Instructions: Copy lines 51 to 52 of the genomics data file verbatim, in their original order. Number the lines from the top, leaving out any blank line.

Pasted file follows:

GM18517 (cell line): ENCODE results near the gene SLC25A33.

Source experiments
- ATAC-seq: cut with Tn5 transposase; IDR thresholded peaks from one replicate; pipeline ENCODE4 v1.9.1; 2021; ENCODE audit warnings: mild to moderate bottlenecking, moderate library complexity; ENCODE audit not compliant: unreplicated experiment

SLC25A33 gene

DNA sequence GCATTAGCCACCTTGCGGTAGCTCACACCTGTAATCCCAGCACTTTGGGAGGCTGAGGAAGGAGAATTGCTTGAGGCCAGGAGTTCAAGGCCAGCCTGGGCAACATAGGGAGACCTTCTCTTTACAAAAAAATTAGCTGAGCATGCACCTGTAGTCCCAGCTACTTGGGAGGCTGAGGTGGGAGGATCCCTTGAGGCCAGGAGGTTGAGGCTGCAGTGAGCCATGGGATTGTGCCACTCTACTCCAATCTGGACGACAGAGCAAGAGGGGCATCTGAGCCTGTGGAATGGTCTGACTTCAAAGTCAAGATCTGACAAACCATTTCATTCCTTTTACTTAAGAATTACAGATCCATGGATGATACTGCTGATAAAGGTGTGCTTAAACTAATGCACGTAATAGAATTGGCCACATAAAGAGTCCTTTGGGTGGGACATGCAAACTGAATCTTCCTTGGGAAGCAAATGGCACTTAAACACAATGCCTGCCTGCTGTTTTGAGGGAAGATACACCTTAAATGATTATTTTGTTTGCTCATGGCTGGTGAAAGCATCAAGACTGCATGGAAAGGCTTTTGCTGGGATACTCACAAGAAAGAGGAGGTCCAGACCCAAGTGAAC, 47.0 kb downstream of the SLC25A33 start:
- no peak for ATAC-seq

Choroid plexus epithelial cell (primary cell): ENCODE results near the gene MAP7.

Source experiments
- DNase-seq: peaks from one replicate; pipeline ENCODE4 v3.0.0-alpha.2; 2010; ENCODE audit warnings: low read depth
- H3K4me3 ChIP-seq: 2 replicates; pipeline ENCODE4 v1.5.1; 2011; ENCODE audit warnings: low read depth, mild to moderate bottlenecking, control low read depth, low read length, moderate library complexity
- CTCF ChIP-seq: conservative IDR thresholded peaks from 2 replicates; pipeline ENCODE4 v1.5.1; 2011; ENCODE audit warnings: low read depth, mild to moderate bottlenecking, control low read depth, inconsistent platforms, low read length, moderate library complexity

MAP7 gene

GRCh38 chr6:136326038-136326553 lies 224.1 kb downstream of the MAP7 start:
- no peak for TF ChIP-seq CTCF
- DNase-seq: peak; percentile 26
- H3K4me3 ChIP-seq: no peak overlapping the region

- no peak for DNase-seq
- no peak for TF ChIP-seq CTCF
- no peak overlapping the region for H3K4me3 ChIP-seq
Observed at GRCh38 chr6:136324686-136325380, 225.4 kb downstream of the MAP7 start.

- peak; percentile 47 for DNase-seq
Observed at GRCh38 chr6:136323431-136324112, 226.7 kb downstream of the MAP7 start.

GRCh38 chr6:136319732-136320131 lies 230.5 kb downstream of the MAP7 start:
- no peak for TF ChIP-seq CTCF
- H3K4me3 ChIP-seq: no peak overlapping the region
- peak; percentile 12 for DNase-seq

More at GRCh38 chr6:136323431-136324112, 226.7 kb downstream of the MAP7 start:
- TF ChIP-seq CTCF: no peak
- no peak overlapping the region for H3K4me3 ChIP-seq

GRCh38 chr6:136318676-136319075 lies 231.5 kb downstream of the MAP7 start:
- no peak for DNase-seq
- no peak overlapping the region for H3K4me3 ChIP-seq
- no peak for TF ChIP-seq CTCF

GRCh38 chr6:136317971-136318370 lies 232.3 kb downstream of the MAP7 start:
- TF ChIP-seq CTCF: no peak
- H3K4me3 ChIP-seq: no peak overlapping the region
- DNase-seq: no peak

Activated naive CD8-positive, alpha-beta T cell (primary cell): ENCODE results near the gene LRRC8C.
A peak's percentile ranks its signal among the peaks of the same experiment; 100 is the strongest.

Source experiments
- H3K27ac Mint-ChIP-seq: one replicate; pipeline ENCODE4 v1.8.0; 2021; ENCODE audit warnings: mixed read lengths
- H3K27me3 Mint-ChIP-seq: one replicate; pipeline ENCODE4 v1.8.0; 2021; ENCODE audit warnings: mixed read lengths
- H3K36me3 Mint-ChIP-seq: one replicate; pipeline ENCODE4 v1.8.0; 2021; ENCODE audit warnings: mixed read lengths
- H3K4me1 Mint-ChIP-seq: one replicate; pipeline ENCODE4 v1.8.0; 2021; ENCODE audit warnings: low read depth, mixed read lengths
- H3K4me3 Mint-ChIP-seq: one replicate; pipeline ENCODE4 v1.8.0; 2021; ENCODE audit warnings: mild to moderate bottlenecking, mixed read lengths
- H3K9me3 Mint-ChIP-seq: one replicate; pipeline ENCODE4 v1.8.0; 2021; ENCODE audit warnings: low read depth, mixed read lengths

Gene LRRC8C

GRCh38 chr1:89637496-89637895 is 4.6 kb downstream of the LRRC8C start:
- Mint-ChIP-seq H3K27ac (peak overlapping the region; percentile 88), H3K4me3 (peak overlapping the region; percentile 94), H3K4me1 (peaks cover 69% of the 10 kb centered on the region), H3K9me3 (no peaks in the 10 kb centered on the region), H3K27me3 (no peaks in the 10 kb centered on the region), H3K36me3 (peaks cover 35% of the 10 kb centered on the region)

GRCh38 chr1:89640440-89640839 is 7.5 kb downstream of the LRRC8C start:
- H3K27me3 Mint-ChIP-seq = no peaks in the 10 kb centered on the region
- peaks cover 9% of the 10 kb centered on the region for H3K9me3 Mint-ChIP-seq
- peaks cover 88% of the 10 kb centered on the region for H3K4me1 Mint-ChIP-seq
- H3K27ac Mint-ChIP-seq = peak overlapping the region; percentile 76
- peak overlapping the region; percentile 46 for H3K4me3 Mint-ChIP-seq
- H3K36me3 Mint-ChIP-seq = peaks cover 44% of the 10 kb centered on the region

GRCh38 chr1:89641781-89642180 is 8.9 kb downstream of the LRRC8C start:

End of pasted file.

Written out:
- H3K27me3 Mint-ChIP-seq = no peaks in the 10 kb centered on the region
- peaks cover 9% of the 10 kb centered on the region for H3K9me3 Mint-ChIP-seq